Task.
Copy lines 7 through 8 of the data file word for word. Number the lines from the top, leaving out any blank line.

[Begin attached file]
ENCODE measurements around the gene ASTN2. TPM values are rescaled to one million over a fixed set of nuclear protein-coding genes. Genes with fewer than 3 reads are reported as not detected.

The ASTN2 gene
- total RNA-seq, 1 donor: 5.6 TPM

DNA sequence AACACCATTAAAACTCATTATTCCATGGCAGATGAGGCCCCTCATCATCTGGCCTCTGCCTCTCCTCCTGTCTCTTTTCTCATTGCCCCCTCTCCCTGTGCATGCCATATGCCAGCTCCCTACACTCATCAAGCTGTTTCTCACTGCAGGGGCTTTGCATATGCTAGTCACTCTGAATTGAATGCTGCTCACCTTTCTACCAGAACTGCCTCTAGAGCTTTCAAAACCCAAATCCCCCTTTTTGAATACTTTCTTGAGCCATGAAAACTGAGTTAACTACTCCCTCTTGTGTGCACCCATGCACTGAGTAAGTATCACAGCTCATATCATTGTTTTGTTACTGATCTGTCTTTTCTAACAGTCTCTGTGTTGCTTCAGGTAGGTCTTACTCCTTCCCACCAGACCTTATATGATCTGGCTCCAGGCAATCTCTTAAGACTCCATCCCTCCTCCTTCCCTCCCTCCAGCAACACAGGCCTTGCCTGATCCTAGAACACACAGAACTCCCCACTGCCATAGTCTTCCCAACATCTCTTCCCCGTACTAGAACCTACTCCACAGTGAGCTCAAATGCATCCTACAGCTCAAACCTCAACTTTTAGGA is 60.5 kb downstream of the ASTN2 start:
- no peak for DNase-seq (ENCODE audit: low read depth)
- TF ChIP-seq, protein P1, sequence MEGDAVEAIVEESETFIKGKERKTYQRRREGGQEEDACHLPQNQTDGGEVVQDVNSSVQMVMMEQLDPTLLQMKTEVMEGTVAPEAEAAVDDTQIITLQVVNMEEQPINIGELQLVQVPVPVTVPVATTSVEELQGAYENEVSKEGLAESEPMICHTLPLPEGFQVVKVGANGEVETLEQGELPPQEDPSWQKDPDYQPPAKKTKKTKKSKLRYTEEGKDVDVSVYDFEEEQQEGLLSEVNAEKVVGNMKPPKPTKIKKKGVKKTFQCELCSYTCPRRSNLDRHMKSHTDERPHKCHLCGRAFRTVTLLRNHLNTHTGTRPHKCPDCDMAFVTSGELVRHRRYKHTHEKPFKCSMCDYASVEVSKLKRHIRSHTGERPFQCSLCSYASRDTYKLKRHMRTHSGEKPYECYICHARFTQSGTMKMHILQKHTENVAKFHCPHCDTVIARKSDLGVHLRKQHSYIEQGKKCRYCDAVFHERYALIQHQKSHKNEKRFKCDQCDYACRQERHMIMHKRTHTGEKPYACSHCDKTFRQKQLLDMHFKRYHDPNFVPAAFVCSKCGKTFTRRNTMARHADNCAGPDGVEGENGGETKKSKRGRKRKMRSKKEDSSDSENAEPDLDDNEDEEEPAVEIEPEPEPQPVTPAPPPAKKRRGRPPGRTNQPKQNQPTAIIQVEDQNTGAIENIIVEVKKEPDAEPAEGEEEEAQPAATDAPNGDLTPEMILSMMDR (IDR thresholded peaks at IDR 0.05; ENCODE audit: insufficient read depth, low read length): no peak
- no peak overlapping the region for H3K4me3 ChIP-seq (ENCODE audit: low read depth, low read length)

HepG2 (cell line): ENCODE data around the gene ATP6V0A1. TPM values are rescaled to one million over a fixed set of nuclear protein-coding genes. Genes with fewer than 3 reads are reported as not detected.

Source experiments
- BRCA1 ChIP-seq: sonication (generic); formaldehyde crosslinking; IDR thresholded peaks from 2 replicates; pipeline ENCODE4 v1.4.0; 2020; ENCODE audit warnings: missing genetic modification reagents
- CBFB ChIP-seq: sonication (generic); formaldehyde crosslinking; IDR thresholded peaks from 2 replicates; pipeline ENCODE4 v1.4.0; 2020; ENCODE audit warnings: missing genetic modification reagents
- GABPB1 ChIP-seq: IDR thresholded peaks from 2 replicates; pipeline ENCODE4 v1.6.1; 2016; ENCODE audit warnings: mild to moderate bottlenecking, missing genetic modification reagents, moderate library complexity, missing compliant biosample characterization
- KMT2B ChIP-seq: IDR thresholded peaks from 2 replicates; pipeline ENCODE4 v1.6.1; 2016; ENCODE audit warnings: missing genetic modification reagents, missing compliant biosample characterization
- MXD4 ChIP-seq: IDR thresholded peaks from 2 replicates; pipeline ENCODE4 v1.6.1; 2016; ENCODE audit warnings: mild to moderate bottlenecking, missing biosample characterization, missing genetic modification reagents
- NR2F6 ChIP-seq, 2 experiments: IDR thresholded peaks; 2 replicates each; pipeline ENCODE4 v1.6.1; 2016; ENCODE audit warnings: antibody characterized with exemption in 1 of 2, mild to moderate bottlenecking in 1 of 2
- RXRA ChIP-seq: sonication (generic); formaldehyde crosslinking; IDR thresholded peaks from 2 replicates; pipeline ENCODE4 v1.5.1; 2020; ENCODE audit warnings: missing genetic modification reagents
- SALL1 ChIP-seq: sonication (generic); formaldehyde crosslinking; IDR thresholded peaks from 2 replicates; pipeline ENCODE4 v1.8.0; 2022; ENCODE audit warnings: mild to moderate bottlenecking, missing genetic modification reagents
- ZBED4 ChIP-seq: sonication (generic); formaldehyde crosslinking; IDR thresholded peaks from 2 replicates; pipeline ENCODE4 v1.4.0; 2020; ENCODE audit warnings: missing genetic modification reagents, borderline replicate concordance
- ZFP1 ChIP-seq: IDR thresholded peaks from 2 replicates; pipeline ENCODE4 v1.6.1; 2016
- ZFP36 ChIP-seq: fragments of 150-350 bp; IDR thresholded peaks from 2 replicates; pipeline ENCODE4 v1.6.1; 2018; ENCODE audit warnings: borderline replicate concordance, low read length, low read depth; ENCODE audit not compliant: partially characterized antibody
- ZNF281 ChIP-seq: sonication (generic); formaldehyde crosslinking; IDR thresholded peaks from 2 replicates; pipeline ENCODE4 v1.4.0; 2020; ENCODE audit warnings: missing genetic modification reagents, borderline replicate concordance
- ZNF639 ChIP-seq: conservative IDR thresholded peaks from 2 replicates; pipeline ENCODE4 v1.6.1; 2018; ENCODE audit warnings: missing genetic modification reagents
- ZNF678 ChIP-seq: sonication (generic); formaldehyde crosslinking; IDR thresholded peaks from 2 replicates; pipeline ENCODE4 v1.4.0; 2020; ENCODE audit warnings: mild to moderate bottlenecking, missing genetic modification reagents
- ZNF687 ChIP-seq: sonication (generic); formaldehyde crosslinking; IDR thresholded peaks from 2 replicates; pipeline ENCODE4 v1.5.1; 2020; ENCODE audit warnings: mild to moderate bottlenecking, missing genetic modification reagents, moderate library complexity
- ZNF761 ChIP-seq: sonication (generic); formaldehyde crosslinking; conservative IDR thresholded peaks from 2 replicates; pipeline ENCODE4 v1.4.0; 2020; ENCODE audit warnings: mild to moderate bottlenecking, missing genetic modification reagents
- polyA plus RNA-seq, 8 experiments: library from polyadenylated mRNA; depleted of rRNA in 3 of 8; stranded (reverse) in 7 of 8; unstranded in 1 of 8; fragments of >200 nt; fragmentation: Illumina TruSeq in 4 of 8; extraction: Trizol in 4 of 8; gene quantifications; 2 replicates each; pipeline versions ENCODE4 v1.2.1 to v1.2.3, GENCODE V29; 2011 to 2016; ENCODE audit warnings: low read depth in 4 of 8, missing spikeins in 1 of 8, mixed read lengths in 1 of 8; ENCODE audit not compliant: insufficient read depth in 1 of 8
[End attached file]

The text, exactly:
- no peak overlapping the region for H3K4me3 ChIP-seq (ENCODE audit: low read depth, low read length)

HepG2 (cell line): ENCODE data around the gene ATP6V0A1. TPM values are rescaled to one million over a fixed set of nuclear protein-coding genes. Genes with fewer than 3 reads are reported as not detected.